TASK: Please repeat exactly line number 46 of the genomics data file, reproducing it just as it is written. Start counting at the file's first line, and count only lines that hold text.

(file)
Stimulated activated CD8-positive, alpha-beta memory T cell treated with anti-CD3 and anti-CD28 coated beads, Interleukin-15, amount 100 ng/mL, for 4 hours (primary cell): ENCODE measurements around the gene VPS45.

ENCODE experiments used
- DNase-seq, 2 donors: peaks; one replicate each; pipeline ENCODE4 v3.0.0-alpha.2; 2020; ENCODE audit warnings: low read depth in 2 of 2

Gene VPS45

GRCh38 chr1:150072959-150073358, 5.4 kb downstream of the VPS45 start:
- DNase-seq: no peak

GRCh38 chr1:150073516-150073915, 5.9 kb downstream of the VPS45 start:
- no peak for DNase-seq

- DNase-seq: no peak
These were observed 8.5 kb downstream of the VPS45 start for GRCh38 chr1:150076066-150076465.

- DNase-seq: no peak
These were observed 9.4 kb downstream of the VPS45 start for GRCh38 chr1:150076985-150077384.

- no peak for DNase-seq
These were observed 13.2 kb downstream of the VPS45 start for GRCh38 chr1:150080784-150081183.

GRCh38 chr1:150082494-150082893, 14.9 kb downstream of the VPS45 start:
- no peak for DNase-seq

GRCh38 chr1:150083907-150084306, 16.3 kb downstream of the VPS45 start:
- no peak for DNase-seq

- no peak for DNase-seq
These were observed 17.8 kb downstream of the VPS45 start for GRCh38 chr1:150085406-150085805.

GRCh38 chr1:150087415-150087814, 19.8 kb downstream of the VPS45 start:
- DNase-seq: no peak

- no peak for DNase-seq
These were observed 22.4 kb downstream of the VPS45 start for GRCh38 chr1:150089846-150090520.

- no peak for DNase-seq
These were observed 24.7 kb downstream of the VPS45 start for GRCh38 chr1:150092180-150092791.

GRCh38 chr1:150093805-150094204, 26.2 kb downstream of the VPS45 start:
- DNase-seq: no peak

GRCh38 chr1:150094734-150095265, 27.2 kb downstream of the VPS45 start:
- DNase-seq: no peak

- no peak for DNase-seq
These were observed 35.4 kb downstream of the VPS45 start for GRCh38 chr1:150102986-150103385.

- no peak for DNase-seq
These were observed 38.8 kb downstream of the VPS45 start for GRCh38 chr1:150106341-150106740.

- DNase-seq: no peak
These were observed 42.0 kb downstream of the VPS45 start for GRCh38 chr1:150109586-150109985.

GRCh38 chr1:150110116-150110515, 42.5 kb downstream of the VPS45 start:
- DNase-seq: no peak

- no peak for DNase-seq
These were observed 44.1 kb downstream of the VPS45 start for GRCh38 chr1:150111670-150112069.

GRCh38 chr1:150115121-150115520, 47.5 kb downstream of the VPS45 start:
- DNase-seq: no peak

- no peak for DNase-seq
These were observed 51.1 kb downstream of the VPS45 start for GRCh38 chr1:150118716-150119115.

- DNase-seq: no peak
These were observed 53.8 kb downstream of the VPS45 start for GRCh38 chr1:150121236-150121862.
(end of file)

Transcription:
These were observed 53.8 kb downstream of the VPS45 start for GRCh38 chr1:150121236-150121862.